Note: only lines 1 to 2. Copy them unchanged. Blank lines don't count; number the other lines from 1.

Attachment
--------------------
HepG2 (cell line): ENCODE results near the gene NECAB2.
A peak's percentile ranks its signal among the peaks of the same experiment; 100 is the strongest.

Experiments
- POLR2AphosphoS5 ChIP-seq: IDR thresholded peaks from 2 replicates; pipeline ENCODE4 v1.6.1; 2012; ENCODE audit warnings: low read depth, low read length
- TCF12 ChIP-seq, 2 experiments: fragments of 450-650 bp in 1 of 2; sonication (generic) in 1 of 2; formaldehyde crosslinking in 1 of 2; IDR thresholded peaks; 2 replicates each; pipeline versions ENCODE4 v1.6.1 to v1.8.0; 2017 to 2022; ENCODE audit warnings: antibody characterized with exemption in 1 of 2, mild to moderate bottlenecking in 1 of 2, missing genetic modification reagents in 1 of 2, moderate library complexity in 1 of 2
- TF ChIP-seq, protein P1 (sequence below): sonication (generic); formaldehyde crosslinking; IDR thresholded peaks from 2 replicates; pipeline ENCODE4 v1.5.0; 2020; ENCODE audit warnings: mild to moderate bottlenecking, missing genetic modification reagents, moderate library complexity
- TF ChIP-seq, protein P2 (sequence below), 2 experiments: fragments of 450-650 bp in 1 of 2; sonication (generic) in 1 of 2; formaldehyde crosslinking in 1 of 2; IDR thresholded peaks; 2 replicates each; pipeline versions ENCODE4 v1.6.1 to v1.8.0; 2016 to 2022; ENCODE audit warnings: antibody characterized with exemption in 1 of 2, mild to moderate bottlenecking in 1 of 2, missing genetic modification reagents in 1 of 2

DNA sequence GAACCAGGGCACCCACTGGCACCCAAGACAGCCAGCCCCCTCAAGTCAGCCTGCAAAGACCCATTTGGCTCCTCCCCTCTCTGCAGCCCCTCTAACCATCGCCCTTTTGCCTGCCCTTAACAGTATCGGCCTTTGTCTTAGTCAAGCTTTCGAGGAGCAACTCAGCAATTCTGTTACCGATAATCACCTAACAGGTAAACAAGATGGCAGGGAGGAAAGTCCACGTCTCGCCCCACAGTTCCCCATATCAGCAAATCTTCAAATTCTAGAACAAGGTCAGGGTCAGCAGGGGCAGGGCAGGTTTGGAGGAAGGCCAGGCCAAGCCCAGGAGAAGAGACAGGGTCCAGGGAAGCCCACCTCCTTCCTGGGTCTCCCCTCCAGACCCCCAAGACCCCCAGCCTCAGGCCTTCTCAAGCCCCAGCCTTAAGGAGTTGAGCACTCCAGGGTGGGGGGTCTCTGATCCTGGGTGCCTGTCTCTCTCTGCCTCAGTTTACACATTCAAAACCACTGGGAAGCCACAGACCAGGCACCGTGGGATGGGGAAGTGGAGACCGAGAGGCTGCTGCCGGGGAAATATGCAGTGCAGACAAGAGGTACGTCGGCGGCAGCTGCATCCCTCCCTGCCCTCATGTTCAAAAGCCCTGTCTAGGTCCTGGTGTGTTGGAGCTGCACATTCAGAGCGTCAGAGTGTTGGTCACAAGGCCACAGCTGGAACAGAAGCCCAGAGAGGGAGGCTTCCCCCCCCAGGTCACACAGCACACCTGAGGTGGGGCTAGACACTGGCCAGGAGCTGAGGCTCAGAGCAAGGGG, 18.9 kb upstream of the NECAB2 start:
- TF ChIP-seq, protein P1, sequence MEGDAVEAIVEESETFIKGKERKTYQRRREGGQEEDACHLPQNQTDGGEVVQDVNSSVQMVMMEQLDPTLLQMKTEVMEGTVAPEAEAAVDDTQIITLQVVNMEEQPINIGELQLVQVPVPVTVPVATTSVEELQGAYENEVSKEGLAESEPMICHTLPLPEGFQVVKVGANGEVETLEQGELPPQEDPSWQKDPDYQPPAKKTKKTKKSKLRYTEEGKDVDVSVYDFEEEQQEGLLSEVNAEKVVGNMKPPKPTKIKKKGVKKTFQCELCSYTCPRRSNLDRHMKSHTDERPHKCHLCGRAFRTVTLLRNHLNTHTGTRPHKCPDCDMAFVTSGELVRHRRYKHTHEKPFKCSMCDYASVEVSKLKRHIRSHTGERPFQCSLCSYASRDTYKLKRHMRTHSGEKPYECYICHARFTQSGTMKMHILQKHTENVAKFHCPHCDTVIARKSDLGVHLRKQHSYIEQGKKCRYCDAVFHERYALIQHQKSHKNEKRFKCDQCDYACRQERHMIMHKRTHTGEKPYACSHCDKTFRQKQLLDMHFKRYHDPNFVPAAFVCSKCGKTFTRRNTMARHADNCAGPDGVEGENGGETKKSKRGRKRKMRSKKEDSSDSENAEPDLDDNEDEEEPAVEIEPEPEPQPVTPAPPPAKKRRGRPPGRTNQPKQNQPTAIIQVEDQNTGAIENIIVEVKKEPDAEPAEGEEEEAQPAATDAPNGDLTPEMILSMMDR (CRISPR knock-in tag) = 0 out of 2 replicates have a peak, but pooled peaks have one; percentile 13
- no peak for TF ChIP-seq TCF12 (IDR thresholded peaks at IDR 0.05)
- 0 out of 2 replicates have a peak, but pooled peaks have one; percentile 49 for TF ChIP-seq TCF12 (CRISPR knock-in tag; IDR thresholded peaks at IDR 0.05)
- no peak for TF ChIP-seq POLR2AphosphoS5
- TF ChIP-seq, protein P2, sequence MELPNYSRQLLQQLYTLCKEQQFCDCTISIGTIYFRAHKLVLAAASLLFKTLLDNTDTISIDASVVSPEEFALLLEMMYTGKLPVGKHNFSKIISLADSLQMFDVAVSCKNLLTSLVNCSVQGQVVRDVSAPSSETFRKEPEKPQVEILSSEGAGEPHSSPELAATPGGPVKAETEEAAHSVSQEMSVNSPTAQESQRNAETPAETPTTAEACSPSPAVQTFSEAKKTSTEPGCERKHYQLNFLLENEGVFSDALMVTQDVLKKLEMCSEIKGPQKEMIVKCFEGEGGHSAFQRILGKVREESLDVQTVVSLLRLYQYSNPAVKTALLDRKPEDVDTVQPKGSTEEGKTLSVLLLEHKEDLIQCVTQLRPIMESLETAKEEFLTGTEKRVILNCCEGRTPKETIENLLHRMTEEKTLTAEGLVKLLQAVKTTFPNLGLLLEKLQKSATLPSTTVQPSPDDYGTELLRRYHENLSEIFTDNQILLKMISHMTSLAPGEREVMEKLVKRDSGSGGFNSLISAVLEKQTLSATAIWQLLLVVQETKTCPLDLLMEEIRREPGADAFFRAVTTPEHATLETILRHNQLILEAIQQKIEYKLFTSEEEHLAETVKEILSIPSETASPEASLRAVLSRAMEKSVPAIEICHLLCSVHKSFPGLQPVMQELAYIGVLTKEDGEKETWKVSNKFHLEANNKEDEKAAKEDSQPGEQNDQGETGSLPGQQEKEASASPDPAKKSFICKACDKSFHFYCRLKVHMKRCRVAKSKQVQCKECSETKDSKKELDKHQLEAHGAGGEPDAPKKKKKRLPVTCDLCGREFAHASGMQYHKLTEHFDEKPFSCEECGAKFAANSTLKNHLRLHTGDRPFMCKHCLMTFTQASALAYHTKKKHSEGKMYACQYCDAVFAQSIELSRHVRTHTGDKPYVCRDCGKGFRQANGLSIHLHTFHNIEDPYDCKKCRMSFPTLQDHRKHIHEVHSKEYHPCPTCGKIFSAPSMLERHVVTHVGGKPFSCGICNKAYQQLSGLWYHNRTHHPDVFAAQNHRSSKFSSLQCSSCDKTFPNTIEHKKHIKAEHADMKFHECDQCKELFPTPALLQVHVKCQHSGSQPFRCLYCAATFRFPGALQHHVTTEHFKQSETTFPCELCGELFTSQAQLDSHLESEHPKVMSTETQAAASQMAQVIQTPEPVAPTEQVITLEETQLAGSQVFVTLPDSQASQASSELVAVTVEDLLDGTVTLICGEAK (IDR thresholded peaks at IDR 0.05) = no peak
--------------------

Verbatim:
HepG2 (cell line): ENCODE results near the gene NECAB2.
A peak's percentile ranks its signal among the peaks of the same experiment; 100 is the strongest.